Reap the rewards of regular physical activity in later life

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"It really tells us that staying physically active all of your adult life can prevent much of what we think of as aging, including immune aging", said Janet Lord, who directs the Institute of Inflammation and Ageing at the University of Birmingham.

The researchers recruited 125 male and female healthy amateur cyclists, who were aged 55 to 79 and had been cycling for almost all of their adult lives.

"Our research means we now have strong evidence that encouraging people to commit to regular exercise throughout their lives is a viable solution to the problem that we are living longer but not healthier".

Study co-author Stephen Harridge, an expert in human physiology at King's College London, believes that the same group of participants would not enjoy the same health benefits without exercise.

The key to the fountain of youth is exercise, scientists concluded, in a study that found amateur cyclists over the age of 55 had biological markers similar to those of young and healthy individuals.

Male cyclists participating in the study must have the capacity to cycle 100km in less than 6.5 hours, while women needed to cover 60km out of 5.5 hours. Smokers, heavy drinkers and those with high blood pressure or other health conditions were excluded from the study.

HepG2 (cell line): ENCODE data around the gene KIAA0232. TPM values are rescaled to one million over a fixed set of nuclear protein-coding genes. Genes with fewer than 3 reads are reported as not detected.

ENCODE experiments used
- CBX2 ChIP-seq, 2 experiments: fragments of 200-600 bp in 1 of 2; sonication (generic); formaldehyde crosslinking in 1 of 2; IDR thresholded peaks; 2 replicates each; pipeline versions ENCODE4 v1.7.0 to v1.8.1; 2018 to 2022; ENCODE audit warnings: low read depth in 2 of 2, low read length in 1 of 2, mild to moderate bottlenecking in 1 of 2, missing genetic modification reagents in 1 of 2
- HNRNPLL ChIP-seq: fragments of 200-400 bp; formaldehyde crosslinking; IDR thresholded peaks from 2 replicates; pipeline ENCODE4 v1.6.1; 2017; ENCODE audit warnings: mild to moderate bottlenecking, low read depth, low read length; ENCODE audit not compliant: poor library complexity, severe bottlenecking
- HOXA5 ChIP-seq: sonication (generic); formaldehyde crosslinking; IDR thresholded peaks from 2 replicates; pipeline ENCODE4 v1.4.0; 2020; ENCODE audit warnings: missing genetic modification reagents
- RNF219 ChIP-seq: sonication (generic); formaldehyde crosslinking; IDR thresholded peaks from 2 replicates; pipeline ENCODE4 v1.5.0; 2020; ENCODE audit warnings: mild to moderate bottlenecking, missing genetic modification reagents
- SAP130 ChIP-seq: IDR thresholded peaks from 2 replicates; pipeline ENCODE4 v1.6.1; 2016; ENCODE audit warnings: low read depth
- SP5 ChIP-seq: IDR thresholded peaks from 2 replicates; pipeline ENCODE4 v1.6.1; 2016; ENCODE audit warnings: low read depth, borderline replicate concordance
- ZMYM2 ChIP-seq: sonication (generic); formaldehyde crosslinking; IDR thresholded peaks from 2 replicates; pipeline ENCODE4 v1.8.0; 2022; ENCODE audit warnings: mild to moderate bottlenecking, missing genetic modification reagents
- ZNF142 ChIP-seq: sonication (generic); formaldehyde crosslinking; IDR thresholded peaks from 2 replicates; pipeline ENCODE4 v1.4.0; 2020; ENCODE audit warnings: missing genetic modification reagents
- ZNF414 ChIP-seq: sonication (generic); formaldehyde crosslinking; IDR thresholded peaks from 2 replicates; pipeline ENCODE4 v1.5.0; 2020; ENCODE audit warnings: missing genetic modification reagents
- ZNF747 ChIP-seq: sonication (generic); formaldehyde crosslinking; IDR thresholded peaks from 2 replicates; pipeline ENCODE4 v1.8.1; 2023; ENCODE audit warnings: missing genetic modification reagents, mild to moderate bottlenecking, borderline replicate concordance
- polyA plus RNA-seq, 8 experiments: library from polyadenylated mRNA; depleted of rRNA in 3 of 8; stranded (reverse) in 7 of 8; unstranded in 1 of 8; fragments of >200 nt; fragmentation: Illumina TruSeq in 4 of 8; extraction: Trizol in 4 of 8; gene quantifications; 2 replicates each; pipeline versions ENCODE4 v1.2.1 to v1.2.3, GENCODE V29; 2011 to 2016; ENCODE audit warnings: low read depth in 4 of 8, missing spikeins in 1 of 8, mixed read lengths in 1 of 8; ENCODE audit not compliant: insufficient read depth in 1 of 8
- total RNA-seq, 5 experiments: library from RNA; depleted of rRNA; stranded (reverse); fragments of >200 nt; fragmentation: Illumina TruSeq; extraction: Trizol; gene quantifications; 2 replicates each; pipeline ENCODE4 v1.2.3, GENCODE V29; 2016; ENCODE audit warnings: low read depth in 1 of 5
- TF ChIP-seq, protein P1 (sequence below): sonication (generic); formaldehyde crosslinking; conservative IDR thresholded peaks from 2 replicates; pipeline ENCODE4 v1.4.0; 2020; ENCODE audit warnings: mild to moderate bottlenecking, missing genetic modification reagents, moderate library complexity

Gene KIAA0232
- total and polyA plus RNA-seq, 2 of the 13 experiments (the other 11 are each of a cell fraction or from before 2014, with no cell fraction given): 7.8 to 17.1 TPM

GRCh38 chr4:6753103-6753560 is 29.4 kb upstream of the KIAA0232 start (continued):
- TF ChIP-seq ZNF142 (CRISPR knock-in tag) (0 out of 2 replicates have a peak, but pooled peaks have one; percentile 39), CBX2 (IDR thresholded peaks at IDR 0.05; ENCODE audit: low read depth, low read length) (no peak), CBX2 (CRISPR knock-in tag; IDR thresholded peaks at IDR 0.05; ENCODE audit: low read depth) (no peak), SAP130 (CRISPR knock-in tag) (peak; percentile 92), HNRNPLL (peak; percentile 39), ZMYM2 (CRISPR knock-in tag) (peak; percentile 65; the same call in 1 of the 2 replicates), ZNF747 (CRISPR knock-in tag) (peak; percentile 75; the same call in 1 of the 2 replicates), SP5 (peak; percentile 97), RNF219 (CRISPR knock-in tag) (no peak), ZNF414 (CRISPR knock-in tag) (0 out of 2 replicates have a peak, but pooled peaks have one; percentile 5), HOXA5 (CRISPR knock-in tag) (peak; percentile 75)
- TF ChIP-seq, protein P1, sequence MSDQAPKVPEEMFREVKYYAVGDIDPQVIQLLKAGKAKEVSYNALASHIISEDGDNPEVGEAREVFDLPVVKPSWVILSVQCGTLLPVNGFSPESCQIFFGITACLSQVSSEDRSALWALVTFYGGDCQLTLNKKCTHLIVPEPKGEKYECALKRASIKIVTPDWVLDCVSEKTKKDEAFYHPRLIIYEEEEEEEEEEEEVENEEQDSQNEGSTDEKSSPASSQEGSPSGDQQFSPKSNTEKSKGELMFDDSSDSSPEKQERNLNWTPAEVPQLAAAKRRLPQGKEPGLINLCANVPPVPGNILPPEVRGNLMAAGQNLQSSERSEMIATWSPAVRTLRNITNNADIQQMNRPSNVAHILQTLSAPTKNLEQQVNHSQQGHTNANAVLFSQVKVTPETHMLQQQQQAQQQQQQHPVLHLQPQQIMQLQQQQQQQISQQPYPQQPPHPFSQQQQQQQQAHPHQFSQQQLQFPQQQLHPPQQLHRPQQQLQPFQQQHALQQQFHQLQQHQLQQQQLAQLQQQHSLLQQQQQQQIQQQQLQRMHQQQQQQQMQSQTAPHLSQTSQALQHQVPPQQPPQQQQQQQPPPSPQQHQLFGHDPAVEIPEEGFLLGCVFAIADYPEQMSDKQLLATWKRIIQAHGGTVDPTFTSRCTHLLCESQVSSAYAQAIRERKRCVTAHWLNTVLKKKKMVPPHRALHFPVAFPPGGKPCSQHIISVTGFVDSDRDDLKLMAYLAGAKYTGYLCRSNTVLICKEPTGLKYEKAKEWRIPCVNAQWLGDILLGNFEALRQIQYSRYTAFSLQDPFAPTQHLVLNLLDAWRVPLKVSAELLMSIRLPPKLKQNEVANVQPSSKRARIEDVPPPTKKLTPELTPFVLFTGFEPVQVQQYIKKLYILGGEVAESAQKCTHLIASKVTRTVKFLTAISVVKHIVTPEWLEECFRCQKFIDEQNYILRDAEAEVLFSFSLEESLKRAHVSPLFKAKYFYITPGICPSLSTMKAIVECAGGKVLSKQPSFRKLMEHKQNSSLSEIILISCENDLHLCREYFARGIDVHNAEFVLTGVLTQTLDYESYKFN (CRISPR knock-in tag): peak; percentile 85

They gave test subjects a significant physical exercise and then ran a series of lab tests.

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They compared them to 75 people their own age who did not exercise and also to 55 young adults aged 20 to 36 who didn't exercise. After comparing the results with the results of those who were not actively engaged in sport, it turned out that those who cycled actively didn't lose any muscle mass or strength.

The cyclists were also shown to have lower body fat and lower cholesterol, and the men had higher levels of testosterone than is typical at a certain age.

A recent study has found out that cycling helps slow down ageing by boosting the immune system and muscles. An organ called the thymus, which makes immune cells called T-cells generally shrink from the age of 20. In this study, however, the cyclists' thymuses were making as many T cells as those of a young person.

"In any case, essentially, our discoveries expose the presumption that aging consequently makes us more delicate".

The researchers hope to continue to assess the cyclists to see if they continue to cycle and stay young.

"Find an exercise that you enjoy in whatever environment that suits you and make a habit of physical activity".

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